Leaked FBI email stresses need for warrantless surveillance of Americans


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A Federal Bureau of Investigation official recently urged employees to “look for ways” to conduct warrantless surveillance on US residents, an internal email obtained by Wired shows. FBI Deputy Director Paul Abbate’s email was reportedly sent on April 20, the same day President Biden signed a bill that was criticized as a major expansion of warrantless surveillance under Section 702 of the Foreign Intelligence Surveillance Act (FISA).

Abbate’s email seems to argue that FBI employees should make frequent use of warrantless surveillance on US people in order to justify the continued existence of the program. “To continue to demonstrate why tools like this are essential to our mission, we need to use them, while also holding ourselves accountable for doing so properly and in compliance with legal requirements,” Abbate wrote, according to Wired.

Abbate oversees all FBI domestic and international investigative and intelligence activities. His email made reference to a new requirement that FBI personnel obtain prior approval from an FBI supervisor or attorney before making queries about US people.

“I urge everyone to continue to look for ways to appropriately use US person queries to advance the mission, with the added confidence that this new pre-approval requirement will help ensure that those queries are fully compliant with the law,” Abbate wrote.

The pre-approval provision in the FISA reauthorization signed by Biden has an exception allowing such queries without prior approval if “the query could assist in mitigating or eliminating a threat to life or serious bodily harm.”

The FISA reauthorization was criticized because it expands the definition of an electronic communication service provider, requiring more types of companies to provide the government with information, facilities, and assistance necessary to obtain communications.

“Pushing for more surveillance”

After publication of this article, Ars obtained a copy of the FBI email and confirmed its contents. In addition to the portions quoted by Wired, the email praised Congress for rejecting “an amendment that would have added a so-called ‘warrant requirement’ for US person queries.”

An FBI spokesperson told Wired that Abbate’s email “emphasized Congress’ recognition of the vital importance of FISA Section 702 to protect the American people and was sent to ensure that FBI personnel were immediately aware of, and in compliance with, the privacy enhancing changes the law has put in place.”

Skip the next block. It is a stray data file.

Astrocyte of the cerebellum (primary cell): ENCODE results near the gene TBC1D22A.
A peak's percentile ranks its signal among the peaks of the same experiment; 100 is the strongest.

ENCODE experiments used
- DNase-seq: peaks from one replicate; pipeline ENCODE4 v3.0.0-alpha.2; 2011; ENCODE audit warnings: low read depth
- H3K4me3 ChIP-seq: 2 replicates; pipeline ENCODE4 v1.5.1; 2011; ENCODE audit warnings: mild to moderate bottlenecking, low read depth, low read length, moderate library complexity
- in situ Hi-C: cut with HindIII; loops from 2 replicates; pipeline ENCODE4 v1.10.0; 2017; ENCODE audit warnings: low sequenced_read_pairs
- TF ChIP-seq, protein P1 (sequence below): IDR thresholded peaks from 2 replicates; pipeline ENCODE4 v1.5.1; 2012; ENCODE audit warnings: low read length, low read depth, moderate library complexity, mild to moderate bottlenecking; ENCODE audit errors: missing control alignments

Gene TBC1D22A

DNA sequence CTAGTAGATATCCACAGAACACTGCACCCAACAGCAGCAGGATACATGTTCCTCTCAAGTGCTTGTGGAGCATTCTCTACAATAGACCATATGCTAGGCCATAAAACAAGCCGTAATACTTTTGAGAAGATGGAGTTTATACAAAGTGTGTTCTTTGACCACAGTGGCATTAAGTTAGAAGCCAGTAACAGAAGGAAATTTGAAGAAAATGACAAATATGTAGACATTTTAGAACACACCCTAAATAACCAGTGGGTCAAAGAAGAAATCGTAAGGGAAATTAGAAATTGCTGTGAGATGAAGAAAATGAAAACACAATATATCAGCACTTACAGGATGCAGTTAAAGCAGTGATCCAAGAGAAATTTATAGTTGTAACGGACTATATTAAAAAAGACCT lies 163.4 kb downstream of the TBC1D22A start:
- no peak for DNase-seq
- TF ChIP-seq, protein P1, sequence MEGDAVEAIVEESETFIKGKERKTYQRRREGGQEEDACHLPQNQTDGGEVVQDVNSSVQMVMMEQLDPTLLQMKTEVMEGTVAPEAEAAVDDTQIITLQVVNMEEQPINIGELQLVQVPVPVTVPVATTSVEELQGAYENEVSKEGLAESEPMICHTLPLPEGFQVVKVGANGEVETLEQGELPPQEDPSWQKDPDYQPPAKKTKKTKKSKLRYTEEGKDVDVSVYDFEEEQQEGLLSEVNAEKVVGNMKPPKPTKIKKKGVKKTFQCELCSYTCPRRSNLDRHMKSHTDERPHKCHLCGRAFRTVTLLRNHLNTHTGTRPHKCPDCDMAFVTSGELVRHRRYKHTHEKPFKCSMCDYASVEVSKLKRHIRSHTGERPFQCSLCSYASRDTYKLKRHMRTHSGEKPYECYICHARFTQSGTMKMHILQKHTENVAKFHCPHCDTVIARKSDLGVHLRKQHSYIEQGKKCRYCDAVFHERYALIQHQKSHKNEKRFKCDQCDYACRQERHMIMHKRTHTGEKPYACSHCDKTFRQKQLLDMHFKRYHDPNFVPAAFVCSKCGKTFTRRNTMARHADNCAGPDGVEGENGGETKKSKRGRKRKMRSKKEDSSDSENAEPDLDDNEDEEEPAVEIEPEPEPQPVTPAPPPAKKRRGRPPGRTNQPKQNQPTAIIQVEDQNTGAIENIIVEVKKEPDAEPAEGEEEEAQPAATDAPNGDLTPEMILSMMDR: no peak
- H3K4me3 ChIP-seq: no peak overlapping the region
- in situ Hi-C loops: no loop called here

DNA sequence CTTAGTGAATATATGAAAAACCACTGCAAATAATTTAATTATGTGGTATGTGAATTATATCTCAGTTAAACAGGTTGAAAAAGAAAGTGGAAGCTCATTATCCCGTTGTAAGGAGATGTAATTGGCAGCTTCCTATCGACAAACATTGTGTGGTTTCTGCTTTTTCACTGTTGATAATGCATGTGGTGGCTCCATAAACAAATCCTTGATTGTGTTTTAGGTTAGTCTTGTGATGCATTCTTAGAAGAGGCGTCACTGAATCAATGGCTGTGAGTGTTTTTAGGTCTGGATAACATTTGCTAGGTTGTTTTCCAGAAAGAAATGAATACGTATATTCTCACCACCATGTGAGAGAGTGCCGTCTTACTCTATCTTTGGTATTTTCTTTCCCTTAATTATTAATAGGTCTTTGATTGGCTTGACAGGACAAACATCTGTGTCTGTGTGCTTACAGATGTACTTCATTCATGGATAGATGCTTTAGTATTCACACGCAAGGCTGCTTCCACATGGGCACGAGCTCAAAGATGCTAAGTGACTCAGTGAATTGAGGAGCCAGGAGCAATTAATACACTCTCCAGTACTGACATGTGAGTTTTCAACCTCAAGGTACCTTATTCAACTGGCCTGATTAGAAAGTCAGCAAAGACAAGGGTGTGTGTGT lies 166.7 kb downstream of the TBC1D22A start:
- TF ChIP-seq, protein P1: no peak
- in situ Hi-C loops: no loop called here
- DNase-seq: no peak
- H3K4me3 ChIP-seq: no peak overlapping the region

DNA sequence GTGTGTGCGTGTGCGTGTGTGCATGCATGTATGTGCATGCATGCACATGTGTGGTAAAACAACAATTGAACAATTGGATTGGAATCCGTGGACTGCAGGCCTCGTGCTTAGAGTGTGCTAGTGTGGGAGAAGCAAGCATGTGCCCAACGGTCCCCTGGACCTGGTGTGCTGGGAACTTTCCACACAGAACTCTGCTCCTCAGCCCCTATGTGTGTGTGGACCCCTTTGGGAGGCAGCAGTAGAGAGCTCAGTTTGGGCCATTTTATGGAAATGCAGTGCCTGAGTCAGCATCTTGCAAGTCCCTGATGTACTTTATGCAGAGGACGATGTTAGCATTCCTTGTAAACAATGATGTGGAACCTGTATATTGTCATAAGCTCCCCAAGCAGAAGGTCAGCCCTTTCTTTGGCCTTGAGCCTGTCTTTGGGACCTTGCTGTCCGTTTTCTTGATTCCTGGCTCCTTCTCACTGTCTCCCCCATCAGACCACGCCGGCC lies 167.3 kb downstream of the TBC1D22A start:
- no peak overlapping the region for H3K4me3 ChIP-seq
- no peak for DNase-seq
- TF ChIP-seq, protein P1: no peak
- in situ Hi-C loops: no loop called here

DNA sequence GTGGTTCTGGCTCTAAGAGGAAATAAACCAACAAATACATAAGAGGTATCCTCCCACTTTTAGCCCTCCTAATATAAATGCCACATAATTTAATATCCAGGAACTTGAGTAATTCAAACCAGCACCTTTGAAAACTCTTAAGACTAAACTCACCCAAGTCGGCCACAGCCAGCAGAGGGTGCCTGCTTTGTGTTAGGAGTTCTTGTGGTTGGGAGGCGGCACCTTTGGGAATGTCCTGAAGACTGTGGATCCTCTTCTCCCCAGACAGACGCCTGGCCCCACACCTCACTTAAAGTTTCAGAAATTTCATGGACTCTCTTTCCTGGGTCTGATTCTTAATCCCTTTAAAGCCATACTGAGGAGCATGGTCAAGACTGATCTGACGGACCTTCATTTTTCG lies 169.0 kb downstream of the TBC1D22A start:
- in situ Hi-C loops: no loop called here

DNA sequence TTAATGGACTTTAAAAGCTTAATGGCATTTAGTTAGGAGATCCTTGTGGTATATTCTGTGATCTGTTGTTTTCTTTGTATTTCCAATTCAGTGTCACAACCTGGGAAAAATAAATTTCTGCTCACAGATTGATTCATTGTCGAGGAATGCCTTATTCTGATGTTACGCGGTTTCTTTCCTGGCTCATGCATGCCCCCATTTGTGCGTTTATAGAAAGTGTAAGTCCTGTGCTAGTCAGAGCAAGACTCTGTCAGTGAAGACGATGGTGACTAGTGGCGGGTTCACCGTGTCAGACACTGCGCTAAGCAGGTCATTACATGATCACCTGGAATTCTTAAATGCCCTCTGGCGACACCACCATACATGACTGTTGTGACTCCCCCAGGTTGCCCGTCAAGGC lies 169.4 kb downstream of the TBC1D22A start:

US Rep. Zoe Lofgren (D-Calif.) had a different interpretation of the email, telling Wired that it “seems to show that the FBI is actively pushing for more surveillance of Americans, not out of necessity but as a default.” Wired also wrote that an FBI statement sent after the article was published “mischaracterized Wired’s reporting, inaccurately claiming it ‘alleged that that the FBI instructed its employees to violate the law or FBI policies.'”

The FBI today stood by its claim that Wired’s reporting was false. “Yesterday’s reporting in Wired magazine is a complete misrepresentation of the FBI Deputy Director’s email to the FBI workforce. Their allegation that the FBI instructed its employees to violate the law or FBI policies is categorically false and insulting,” the FBI said in a statement it provided to Ars today.

When asked to explain this claim, an FBI spokesperson told Ars that the Wired “headline suggested the Deputy urges the use of warrantless wiretaps on US soil, which would be illegal.” The Wired story is headlined, “Top FBI Official Urges Agents to Use Warrantless Wiretaps on US Soil.” The article itself does not say that the FBI instructed employees to violate the law or FBI policies, but clarifies that under the surveillance program, “at least one of the recipients (the individual ‘targeted’) be a foreigner reasonably believed to be somewhere other than on US soil.”

The Senate passed the FISA reauthorization bill 60-34 despite some notable opposition. “Forcing ordinary Americans and small businesses to conduct secret, warrantless spying is what authoritarian countries do, not democracies,” Sen. Ron Wyden (D-Ore.) said.

Sen. Ted Cruz (R-Texas) said he voted against the reauthorization “because it failed to include the most important requirement to protect Americans’ civil rights: that law enforcement get a warrant before targeting a US citizen.”

Section 702 authorizes electronic surveillance of non-US people overseas, and messages sent by US people to foreigners can be collected in the process. The official summary of the reauthorization bill noted that “information about US persons may incidentally be acquired by this type of surveillance and subsequently searched or ‘queried’ under certain circumstances.”

This story was updated to add the FBI’s statement to Ars. 

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